In To Kill a Mockingbird, what chapter includes the quote, "The Cunninghams are a step above the Ewells"? I've been having trouble locating this quote, so if anyone could tell me which chapter,...

In To Kill a Mockingbird, what chapter includes the quote, "The Cunninghams are a step above the Ewells"? I've been having trouble locating this quote, so if anyone could tell me which chapter, page number, and character this was spoken by I would greatly appreciate it. If the above description isn't enough, I remember also something about how the Cunninghams managed to live off the land without taking relief checks like the Ewells.

Asked on by gabengaben

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bullgatortail's profile pic

bullgatortail | High School Teacher | (Level 1) Distinguished Educator

Posted on

This comparison with the Cunninghams and Ewells comes during Jem's talk with Scout about his ideas of the social order in Maycomb (near the end of Chapter 23). According to Jem, there are four classes of people in town. There are (in descending order) the regular people, like the Finches; the rural country folks, like the Cunninghams; the Ewells; and the Negroes. Even Atticus, who rarely says a bad word about anyone, has labeled the Ewells "trash" and a "disgrace." Aunt Alexandra lumps the Cunninghams and Ewells together, believing that Walter Cunningham Jr. is not proper company for Scout--

"Because--he--is--trash, that's why you can't play with him."

--but Scout disagrees, telling Jem that

"... that boy's not trash, Jem. He ain't like the Ewells."

Sources:
poetrymfa's profile pic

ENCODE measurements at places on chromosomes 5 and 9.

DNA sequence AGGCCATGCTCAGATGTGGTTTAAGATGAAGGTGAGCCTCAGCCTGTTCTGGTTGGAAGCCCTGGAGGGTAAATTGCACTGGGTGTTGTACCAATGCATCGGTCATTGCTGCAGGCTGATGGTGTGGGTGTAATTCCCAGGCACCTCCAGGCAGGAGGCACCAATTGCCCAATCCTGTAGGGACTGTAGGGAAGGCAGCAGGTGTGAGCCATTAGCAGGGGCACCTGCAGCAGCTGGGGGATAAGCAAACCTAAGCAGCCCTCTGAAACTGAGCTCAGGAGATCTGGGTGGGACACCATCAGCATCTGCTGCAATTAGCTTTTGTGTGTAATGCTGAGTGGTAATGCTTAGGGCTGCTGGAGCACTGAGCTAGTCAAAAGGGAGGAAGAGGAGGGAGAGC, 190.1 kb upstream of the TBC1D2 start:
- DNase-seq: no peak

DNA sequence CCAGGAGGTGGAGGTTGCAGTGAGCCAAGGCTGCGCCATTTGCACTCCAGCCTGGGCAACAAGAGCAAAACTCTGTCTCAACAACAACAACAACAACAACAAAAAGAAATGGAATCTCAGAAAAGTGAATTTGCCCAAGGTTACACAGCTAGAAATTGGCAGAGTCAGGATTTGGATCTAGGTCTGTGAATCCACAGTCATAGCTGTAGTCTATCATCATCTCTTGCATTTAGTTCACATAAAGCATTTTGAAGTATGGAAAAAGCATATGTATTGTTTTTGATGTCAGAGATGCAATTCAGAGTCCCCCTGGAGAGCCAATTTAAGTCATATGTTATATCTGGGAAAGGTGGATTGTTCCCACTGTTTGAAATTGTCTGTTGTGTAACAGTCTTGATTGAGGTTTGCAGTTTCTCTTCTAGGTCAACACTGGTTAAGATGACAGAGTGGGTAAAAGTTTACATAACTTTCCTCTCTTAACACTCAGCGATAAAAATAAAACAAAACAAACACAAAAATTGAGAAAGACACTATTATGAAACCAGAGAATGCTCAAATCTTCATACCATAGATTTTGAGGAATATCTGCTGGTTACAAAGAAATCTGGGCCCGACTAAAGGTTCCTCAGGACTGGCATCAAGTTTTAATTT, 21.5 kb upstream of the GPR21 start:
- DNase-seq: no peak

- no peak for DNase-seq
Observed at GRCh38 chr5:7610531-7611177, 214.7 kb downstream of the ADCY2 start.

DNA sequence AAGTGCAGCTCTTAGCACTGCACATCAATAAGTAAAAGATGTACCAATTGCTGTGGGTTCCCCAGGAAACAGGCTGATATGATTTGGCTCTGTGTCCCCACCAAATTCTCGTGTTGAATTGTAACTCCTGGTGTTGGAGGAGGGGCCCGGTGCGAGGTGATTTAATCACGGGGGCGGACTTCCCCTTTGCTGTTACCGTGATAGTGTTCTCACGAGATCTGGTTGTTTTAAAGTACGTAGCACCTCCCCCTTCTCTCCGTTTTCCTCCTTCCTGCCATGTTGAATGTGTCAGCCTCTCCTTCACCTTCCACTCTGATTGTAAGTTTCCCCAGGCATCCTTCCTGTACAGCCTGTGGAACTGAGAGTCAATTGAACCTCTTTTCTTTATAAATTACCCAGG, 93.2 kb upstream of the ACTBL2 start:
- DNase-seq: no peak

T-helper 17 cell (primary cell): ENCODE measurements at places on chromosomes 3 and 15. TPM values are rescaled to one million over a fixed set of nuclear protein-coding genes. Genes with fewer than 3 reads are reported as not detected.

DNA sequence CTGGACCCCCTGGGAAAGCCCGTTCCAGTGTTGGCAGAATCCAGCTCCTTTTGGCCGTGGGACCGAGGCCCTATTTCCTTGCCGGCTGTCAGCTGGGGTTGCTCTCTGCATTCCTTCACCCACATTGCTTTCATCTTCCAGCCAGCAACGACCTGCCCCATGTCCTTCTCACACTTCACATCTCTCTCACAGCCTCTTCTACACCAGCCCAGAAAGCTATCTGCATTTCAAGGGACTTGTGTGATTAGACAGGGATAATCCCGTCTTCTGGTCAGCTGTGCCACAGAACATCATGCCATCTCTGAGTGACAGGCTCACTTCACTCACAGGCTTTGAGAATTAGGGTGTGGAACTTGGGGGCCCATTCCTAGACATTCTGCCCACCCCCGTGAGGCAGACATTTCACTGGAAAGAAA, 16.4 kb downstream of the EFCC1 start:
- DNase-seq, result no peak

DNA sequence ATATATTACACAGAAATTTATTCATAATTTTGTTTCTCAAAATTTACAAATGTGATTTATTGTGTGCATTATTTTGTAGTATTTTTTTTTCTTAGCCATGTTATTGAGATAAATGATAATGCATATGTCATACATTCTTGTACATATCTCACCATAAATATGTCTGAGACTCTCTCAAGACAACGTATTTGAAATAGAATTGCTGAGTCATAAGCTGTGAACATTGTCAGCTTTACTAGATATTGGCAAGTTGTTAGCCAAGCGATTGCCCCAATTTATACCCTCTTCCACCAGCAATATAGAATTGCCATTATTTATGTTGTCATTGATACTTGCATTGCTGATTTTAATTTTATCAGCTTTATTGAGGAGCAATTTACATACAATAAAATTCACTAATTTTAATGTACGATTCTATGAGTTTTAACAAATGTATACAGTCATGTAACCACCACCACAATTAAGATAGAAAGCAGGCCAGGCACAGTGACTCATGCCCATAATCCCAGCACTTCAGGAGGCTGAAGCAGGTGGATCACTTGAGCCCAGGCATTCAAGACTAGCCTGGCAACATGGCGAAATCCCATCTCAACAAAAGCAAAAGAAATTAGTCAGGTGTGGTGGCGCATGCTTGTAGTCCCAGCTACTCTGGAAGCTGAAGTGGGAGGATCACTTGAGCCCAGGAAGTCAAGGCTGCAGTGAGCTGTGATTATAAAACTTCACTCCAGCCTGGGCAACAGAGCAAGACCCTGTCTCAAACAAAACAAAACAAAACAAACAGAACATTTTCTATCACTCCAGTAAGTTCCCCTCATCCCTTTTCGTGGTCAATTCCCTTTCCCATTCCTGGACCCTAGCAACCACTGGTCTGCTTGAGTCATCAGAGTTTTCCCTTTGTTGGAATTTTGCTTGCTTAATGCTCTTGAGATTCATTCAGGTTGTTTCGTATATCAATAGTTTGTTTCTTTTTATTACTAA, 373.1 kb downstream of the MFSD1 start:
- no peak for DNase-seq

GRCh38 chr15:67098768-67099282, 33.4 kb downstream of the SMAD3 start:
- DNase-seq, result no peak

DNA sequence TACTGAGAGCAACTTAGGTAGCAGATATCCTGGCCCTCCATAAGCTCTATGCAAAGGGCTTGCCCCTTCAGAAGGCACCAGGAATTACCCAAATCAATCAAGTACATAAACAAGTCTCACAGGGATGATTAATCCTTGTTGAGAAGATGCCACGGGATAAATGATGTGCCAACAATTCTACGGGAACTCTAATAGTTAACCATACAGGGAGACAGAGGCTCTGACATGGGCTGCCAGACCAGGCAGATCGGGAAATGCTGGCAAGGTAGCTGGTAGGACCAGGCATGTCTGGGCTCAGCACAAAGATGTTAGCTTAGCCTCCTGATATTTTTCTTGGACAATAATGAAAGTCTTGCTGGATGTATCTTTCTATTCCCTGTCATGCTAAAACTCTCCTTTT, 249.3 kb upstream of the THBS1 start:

poetrymfa | College Teacher | (Level 2) Educator

Posted on

In Chapter 23 of To Kill a Mockingbird, Scout decides that she wants to invite Walter Cunningham over for dinner and a sleepover once school resumes. Aunt Alexandra then retorts that the Cunninghams are "good folks... [b]ut they're not our kind of folks." She goes on to explain that Walter will never be like Jem and that the "drinking streak in that family is a mile wide." Although Aunt Alexandra wants Scout to be nice to Walter, she is not interested in allowing her to invite him home. Her final scathing remark on the Cunninghams is that they are "trash." 

Thus, the quote you're searching for arrives at the end of the chapter, when Jem and Scout discuss Jem's theory of the "four kinds of folks in the world": "the ordinary kind," "the kind like the Cunninghams out in the woods," "the kind like the Ewells down at the dump," and "the Negroes." You've slightly misremembered what Jem actually says in regards to this social order, although the meaning remains the same in the exact quote:

"...our kind of folks don't like the Cunninghams, the Cunninghams don't like the Ewells, and the Ewells hate and despise the colored folks." 

The page number will vary based upon the edition that you're reading; regardless, Jem is trying to suggest that there is always one "type" of people looking down on another. As you have mentioned, the Cunninghams have not accepted help from anyone, and, thus, choose to look down on the Ewells, who have relied on relief checks.

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